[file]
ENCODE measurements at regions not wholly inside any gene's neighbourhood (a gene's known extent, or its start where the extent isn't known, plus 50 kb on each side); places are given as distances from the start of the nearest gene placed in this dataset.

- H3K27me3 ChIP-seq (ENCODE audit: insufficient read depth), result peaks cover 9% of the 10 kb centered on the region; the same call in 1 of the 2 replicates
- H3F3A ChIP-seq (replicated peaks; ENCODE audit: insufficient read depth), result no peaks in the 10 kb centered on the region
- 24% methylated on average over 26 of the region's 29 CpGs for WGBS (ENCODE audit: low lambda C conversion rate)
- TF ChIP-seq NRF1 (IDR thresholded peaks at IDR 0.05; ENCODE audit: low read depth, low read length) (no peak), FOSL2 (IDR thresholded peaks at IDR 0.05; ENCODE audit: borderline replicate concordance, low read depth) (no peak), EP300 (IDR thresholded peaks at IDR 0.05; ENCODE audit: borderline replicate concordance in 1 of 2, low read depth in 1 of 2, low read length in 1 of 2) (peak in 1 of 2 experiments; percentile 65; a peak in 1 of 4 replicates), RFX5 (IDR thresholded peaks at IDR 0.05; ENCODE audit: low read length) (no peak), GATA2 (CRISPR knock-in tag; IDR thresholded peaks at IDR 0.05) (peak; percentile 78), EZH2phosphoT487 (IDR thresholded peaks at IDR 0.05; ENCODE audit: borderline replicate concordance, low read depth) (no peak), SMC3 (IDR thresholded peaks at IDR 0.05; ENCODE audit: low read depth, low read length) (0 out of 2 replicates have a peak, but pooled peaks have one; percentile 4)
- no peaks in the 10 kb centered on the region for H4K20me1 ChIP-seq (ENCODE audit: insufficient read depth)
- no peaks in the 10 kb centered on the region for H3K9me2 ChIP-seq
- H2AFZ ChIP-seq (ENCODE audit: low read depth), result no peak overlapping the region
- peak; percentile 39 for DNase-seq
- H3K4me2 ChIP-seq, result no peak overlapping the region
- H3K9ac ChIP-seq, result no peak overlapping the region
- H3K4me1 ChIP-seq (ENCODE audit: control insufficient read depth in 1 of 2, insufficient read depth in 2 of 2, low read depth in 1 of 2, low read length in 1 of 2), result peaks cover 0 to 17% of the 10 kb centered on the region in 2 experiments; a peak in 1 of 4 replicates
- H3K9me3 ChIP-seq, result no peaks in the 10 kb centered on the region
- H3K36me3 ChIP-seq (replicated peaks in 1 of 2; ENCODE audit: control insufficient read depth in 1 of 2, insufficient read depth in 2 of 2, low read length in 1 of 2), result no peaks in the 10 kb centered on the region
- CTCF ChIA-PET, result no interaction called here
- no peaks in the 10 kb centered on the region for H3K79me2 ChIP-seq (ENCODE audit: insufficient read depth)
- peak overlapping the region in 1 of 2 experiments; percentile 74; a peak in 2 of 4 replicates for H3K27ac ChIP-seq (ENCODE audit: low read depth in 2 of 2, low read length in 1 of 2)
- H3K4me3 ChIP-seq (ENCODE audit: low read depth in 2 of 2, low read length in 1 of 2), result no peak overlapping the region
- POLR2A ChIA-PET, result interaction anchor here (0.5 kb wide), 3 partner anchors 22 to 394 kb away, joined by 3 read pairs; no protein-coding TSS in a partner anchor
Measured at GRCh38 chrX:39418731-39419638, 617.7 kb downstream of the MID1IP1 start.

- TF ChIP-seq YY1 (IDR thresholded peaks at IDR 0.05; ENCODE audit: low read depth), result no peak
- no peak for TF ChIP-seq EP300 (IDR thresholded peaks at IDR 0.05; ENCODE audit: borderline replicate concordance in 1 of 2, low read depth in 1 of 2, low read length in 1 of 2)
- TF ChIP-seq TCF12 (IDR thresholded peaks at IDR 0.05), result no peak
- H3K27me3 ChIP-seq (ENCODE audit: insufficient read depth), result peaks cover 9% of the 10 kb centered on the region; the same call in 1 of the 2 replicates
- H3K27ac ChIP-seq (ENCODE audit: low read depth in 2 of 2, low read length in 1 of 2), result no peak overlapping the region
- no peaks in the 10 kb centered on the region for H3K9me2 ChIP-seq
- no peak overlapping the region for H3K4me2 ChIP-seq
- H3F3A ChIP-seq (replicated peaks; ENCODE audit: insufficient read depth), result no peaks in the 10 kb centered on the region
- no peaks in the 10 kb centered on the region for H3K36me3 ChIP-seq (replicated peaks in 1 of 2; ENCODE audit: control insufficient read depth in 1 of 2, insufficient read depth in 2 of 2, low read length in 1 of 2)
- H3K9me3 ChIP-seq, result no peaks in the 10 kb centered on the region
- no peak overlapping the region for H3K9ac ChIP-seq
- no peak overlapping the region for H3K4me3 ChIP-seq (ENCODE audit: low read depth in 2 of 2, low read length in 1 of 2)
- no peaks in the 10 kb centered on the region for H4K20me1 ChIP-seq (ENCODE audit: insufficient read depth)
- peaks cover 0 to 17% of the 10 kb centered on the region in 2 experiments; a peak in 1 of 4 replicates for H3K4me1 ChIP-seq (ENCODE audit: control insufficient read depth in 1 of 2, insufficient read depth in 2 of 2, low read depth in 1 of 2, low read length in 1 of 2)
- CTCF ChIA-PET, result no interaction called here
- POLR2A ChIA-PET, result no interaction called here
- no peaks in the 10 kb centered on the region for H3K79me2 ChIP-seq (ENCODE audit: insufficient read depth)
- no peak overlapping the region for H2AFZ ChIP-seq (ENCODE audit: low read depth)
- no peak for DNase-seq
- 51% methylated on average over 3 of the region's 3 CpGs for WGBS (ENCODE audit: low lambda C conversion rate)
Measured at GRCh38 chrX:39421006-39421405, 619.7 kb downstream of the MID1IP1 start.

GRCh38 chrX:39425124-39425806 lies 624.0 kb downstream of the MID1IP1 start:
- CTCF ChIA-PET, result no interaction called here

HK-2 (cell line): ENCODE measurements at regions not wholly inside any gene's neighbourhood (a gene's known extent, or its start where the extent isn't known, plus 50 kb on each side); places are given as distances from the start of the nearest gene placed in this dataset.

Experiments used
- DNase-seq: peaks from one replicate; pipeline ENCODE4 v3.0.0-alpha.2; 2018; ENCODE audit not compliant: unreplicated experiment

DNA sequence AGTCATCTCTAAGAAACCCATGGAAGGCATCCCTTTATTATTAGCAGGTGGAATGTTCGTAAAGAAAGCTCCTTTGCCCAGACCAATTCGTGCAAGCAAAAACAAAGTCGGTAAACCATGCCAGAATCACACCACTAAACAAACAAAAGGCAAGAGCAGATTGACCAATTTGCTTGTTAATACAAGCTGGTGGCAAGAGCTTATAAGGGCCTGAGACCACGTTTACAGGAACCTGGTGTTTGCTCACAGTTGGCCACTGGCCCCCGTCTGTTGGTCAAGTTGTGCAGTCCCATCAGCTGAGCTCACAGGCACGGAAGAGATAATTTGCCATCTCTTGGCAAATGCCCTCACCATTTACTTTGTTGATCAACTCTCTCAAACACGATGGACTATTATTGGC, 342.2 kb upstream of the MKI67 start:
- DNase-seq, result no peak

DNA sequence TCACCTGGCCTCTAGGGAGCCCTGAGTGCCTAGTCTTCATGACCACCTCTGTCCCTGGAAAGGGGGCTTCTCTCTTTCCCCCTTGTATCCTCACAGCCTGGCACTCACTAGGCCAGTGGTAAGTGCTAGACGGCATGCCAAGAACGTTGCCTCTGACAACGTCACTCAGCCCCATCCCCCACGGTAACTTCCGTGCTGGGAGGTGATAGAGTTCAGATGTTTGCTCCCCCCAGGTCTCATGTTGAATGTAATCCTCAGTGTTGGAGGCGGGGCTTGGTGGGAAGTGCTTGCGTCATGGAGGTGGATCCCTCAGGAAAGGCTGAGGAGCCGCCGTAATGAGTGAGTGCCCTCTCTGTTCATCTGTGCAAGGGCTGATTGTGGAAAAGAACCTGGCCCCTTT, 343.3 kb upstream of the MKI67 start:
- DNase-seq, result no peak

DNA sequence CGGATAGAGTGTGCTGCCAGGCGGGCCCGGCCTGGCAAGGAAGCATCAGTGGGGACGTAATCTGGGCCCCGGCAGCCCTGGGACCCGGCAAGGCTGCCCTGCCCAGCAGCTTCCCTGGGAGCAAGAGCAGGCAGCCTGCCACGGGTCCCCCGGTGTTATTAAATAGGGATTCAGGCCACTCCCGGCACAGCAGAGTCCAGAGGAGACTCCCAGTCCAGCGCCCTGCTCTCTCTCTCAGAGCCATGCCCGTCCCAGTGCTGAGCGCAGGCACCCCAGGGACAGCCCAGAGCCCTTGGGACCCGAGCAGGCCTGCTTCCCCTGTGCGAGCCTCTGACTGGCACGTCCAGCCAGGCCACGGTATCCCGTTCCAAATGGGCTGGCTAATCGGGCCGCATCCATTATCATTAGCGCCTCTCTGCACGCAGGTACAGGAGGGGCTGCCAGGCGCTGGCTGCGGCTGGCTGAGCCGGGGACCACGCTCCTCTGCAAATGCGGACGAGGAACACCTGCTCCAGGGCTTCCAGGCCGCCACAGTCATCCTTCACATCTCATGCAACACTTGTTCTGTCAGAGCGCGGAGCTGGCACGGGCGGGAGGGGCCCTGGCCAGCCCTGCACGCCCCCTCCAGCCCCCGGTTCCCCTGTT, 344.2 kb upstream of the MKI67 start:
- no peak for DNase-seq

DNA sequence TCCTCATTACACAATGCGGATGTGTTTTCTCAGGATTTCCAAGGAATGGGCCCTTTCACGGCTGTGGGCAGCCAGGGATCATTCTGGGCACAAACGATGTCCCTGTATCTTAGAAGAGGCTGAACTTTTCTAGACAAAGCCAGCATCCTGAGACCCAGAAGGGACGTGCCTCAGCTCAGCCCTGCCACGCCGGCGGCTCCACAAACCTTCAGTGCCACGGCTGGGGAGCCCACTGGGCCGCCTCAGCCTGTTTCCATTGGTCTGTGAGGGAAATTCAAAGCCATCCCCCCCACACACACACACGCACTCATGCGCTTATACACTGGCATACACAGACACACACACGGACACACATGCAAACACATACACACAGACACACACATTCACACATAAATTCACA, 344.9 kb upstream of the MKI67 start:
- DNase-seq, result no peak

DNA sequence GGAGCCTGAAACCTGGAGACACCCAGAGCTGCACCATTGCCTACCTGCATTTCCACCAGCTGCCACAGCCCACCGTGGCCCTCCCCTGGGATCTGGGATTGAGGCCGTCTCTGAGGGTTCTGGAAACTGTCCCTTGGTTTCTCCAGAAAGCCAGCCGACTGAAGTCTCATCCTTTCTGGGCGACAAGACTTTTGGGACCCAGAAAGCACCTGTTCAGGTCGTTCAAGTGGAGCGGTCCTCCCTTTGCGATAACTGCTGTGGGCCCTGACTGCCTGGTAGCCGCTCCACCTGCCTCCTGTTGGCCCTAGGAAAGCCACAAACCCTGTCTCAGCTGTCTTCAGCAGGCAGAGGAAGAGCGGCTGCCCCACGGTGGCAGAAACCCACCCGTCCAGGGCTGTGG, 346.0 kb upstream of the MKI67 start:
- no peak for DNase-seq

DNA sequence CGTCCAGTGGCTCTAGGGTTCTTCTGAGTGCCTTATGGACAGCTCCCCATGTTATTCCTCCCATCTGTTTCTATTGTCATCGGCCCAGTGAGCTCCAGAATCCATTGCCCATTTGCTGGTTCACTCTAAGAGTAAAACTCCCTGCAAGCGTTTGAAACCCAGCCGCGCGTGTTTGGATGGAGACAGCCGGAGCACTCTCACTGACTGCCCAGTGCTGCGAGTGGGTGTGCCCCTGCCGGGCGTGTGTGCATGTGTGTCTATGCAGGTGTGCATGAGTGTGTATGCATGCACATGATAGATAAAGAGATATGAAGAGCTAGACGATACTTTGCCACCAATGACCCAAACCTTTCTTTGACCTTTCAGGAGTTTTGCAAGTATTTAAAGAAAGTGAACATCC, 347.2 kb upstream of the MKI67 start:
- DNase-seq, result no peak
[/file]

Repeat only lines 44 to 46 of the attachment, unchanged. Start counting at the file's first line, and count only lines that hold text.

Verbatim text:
HK-2 (cell line): ENCODE measurements at regions not wholly inside any gene's neighbourhood (a gene's known extent, or its start where the extent isn't known, plus 50 kb on each side); places are given as distances from the start of the nearest gene placed in this dataset.

Experiments used
- DNase-seq: peaks from one replicate; pipeline ENCODE4 v3.0.0-alpha.2; 2018; ENCODE audit not compliant: unreplicated experiment